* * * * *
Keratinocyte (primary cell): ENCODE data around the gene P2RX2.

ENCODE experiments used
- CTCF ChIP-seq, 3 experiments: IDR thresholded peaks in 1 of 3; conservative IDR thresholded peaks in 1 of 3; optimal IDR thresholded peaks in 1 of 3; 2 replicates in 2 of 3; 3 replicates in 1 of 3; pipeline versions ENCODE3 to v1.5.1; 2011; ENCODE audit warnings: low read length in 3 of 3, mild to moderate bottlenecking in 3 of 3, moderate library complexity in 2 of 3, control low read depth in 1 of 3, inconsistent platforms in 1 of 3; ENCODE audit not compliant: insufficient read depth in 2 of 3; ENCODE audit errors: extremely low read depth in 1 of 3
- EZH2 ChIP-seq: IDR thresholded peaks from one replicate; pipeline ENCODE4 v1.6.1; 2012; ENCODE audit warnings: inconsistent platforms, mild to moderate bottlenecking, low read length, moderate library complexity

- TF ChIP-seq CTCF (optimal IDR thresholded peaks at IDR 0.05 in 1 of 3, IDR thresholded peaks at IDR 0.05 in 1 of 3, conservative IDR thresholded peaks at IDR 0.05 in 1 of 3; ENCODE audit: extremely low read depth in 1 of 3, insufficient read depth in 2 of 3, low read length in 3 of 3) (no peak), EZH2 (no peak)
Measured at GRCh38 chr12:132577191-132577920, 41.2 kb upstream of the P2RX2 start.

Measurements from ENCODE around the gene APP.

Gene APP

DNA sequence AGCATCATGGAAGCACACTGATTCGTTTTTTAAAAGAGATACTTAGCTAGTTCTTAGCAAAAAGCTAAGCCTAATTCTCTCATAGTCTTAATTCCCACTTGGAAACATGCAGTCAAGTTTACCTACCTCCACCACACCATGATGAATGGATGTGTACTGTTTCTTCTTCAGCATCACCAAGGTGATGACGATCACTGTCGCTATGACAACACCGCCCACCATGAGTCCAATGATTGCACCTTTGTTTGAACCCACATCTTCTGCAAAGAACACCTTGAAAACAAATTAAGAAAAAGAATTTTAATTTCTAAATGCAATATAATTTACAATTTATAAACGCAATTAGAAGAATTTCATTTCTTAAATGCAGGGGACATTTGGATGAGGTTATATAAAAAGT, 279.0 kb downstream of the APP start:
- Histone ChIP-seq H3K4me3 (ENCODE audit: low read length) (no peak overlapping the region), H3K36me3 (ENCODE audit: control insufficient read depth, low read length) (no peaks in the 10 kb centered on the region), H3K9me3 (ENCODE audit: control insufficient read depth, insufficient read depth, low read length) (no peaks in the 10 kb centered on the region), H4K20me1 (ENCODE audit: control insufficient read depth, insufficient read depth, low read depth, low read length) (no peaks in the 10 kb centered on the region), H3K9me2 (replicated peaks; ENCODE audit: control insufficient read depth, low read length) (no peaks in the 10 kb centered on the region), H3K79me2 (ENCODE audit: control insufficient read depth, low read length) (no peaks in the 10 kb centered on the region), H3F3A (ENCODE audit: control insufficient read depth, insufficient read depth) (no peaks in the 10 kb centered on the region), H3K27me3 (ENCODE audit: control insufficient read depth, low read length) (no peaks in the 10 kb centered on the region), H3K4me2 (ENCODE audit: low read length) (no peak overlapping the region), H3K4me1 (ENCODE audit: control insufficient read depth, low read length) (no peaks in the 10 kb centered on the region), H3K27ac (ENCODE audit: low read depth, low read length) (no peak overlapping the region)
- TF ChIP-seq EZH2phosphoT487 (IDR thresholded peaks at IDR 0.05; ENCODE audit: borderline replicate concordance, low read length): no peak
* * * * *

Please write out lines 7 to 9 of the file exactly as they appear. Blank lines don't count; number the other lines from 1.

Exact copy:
Measurements from ENCODE around the gene APP.

Gene APP

DNA sequence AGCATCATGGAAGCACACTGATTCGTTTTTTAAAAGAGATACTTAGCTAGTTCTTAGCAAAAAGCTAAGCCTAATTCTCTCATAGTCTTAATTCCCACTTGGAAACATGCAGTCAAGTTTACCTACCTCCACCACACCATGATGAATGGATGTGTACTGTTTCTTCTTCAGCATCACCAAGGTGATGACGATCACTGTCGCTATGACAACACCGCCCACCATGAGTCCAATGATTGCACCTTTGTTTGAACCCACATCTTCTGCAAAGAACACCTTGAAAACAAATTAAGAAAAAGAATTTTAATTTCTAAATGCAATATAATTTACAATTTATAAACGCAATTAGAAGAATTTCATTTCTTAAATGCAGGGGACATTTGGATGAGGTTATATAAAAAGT, 279.0 kb downstream of the APP start: